5. Dynamic association rules for gene expression data analysis.

    Science.gov (United States)

    Chen, Shu-Chuan; Tsai, Tsung-Hsien; Chung, Cheng-Han; Li, Wen-Hsiung

    2015-10-14

    The purpose of gene expression analysis is to look for the association between regulation of gene expression levels and phenotypic variations. This association based on gene expression profile has been used to determine whether the induction/repression of genes correspond to phenotypic variations including cell regulations, clinical diagnoses and drug development. Statistical analyses on microarray data have been developed to resolve gene selection issue. However, these methods do not inform us of causality between genes and phenotypes. In this paper, we propose the dynamic association rule algorithm (DAR algorithm) which helps ones to efficiently select a subset of significant genes for subsequent analysis. The DAR algorithm is based on association rules from market basket analysis in marketing. We first propose a statistical way, based on constructing a one-sided confidence interval and hypothesis testing, to determine if an association rule is meaningful. Based on the proposed statistical method, we then developed the DAR algorithm for gene expression data analysis. The method was applied to analyze four microarray datasets and one Next Generation Sequencing (NGS) dataset: the Mice Apo A1 dataset, the whole genome expression dataset of mouse embryonic stem cells, expression profiling of the bone marrow of Leukemia patients, Microarray Quality Control (MAQC) data set and the RNA-seq dataset of a mouse genomic imprinting study. A comparison of the proposed method with the t-test on the expression profiling of the bone marrow of Leukemia patients was conducted. We developed a statistical way, based on the concept of confidence interval, to determine the minimum support and minimum confidence for mining association relationships among items. With the minimum support and minimum confidence, one can find significant rules in one single step. The DAR algorithm was then developed for gene expression data analysis. Four gene expression datasets showed that the proposed

  6. Epigenetic regulation on the gene expression signature in esophagus adenocarcinoma.

    Science.gov (United States)

    Xi, Ting; Zhang, Guizhi

    2017-02-01

    Understanding the molecular mechanisms represents an important step in the development of diagnostic and therapeutic measures of esophagus adenocarcinoma (NOS). The objective of this study is to identify the epigenetic regulation on gene expression in NOS, shedding light on the molecular mechanisms of NOS. In this study, 78 patients with NOS were included and the data of mRNA, miRNA and DNA methylation of were downloaded from The Cancer Genome Atlas (TCGA). Differential analysis between NOS and controls was performed in terms of gene expression, miRNA expression, and DNA methylation. Bioinformatic analysis was followed to explore the regulation mechanisms of miRNA and DNA methylationon gene expression. Totally, up to 1320 differentially expressed genes (DEGs) and 32 differentially expressed miRNAs were identified. 240 DEGs that were not only the target genes but also negatively correlated with the screened differentially expressed miRNAs. 101 DEGs were found to be highlymethylated in CpG islands. Then, 8 differentially methylated genes (DMGs) were selected, which showed down-regulated expression in NOS. Among of these genes, 6 genes including ADHFE1, DPP6, GRIA4, CNKSR2, RPS6KA6 and ZNF135 were target genes of differentially expressed miRNAs (hsa-mir-335, hsa-mir-18a, hsa-mir-93, hsa-mir-106b and hsa-mir-21). The identified altered miRNA, genes and DNA methylation site may be applied as biomarkers for diagnosis and prognosis of NOS. Copyright © 2016 Elsevier GmbH. All rights reserved.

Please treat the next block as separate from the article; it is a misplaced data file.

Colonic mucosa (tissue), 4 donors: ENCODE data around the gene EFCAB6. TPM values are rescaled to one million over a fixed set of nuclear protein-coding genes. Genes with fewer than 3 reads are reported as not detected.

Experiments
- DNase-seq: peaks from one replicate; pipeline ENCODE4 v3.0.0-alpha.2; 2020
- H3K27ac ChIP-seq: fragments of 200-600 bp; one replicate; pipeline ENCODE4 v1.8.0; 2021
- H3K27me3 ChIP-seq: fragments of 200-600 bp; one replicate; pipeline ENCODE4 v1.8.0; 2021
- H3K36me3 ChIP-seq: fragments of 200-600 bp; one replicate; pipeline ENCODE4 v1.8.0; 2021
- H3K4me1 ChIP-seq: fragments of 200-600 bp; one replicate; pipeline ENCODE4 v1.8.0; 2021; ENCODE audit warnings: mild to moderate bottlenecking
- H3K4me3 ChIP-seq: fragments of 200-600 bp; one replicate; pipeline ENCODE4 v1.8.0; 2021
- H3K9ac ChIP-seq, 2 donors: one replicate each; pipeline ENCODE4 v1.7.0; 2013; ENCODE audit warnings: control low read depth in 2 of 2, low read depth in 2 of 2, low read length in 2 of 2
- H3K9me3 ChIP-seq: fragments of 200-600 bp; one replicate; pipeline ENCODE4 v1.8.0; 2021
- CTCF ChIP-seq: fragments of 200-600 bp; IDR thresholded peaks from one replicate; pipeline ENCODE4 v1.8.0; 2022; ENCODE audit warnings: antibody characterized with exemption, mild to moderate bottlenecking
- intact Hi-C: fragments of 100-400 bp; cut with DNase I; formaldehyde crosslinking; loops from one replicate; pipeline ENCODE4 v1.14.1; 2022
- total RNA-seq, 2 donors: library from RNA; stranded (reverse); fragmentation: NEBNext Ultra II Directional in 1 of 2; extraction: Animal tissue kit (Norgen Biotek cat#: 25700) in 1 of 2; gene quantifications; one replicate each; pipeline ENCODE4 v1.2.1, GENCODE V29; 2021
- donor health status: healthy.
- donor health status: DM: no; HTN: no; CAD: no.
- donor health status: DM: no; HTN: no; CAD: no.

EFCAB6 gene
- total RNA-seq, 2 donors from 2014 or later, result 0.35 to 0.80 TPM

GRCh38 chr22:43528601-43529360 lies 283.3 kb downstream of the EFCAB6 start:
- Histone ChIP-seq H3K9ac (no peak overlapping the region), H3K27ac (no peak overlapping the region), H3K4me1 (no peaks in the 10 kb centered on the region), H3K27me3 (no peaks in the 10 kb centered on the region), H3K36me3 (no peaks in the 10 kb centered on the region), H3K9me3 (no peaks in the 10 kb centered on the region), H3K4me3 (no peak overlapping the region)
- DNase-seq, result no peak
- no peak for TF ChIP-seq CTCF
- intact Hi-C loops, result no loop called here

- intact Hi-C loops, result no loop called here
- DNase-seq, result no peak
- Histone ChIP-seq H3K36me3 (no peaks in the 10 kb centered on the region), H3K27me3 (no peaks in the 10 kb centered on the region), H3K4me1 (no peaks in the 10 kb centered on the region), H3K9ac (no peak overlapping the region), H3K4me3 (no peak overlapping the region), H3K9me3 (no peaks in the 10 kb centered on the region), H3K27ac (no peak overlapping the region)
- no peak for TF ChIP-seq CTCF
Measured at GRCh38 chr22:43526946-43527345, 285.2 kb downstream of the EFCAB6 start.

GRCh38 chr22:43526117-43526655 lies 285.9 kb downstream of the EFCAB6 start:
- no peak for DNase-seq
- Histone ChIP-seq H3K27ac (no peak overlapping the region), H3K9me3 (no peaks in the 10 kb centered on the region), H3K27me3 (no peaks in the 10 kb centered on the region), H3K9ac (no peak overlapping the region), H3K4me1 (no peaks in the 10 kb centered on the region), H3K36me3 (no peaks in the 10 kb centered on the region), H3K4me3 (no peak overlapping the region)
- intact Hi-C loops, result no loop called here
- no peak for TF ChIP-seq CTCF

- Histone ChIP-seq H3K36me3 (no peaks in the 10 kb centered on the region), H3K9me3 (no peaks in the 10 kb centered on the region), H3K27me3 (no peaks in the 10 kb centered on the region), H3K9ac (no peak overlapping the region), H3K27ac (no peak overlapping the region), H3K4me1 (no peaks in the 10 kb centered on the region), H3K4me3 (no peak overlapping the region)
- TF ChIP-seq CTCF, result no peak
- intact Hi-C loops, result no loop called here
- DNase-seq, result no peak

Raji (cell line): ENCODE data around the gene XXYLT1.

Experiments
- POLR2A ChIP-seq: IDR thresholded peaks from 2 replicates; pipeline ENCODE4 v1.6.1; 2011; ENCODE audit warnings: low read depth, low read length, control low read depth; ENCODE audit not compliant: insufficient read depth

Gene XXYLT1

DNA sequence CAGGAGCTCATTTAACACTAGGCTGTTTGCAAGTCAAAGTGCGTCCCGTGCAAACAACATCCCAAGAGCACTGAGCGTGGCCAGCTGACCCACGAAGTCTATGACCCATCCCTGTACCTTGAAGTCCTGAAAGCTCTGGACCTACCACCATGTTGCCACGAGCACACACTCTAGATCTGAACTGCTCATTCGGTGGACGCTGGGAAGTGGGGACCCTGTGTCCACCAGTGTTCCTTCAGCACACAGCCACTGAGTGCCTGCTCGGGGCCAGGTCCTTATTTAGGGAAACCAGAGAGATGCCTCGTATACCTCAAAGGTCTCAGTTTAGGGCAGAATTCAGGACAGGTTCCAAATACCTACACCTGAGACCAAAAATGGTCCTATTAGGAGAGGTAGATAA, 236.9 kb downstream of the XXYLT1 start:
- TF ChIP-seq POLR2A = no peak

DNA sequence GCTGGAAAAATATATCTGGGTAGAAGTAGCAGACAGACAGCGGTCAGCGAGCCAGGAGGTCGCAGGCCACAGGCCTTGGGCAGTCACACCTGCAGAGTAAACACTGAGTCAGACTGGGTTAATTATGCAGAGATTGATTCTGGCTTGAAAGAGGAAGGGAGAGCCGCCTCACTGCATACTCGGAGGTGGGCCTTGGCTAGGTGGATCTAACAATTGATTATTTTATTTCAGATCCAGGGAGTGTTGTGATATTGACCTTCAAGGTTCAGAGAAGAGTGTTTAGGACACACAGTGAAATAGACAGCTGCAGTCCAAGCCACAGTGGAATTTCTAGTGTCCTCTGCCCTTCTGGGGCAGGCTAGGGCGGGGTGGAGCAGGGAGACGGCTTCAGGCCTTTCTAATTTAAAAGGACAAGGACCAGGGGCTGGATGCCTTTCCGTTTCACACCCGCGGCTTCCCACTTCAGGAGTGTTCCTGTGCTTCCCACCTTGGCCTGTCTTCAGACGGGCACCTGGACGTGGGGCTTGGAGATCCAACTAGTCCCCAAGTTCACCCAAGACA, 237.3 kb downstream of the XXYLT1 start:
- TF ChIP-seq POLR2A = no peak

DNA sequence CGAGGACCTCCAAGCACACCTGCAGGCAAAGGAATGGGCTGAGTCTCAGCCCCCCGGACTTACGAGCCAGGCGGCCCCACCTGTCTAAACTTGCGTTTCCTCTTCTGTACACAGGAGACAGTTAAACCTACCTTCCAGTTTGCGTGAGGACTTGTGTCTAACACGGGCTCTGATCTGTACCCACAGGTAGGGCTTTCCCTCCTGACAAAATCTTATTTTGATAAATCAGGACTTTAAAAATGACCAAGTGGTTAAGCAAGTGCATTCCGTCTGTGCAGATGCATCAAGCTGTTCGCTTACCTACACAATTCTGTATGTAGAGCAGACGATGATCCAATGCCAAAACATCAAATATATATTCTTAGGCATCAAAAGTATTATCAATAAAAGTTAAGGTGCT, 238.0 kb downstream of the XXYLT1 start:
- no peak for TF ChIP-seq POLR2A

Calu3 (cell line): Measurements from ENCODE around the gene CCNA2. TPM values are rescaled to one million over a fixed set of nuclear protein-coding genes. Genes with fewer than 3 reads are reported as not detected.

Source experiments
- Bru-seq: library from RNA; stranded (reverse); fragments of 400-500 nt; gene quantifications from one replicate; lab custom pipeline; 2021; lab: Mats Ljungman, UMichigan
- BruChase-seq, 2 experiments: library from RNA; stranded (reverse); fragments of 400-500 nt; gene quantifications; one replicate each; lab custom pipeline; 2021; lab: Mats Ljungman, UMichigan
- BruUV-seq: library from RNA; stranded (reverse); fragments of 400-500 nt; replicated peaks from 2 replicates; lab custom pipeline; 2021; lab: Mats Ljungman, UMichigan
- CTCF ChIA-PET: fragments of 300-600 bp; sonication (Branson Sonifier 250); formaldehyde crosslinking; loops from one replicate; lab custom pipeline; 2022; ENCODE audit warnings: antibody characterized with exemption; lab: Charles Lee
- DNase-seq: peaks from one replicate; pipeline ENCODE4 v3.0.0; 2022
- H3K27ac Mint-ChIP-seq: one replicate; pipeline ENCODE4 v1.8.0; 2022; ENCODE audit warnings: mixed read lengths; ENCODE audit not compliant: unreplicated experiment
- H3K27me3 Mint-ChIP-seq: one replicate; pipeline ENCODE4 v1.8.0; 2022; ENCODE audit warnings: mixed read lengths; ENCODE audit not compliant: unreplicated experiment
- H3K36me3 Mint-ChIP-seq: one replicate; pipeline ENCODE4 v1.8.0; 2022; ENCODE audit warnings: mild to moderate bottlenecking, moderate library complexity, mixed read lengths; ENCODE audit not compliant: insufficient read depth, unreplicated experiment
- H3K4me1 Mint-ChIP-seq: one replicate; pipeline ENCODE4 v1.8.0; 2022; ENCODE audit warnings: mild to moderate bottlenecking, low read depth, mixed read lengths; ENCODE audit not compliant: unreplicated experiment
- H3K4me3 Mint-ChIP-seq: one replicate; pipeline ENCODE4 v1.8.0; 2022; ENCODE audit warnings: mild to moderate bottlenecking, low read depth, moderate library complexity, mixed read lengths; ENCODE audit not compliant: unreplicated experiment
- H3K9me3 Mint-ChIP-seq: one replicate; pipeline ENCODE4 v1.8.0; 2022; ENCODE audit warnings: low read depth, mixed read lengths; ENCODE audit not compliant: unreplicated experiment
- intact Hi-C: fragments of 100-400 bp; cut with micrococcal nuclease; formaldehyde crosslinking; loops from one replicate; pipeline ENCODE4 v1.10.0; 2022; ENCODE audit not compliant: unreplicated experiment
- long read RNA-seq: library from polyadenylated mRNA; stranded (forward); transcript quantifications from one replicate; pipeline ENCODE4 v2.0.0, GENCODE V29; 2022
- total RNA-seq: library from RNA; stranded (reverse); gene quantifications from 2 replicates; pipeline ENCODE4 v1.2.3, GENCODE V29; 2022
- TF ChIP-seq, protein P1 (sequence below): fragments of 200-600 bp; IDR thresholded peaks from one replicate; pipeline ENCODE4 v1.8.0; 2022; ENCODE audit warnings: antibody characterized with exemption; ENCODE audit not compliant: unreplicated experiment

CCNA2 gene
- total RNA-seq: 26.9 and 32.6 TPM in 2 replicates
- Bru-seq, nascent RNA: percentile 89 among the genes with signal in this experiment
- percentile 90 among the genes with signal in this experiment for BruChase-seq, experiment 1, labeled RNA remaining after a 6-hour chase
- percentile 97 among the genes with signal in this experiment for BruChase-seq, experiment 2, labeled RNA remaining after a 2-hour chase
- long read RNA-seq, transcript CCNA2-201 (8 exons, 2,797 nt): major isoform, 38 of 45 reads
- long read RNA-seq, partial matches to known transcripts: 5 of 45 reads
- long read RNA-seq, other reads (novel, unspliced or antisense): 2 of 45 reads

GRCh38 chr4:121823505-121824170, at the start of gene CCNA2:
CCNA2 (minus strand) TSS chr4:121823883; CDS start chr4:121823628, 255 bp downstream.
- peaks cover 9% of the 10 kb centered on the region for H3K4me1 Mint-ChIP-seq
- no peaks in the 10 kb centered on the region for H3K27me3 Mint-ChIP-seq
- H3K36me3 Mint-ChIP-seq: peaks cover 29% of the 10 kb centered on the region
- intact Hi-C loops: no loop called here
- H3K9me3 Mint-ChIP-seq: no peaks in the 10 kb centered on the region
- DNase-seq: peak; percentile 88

7. Green Fluorescent Protein as a Marker for Gene Expression

    Science.gov (United States)

    Chalfie, Martin; Tu, Yuan; Euskirchen, Ghia; Ward, William W.; Prasher, Douglas C.

    1994-02-01

    A complementary DNA for the Aequorea victoria green fluorescent protein (GFP) produces a fluorescent product when expressed in prokaryotic (Escherichia coli) or eukaryotic (Caenorhabditis elegans) cells. Because exogenous substrates and cofactors are not required for this fluorescence, GFP expression can be used to monitor gene expression and protein localization in living organisms.

  8. Paralogous Genes as a Tool to Study the Regulation of Gene Expression

    DEFF Research Database (Denmark)

    Hoffmann, Robert D

    their duplicate were found to be under less purifying selection. A gene ontology (GO) term enrichment analysis showed that paralogs with similar expression levels were enriched in GO terms related to macromolecular complexes, whereas paralogs with different expression levels were enriched in terms associated...... new functions, or their gene products are in a dosage balance. Regulatory DNA elements - some of which are conserved across species and hence called conserved non-coding sequences (CNSs) - that control expression of duplicated genes are thus under similar purifying selection. In the present study, I...... have performed in-depth analyses of paralogous genes in Arabidopsis thaliana, their expression profile, their sequence conservation, and their functions, in order to investigate the relationship between gene expression and retention of paralogous genes. Paralogs with lower expression than...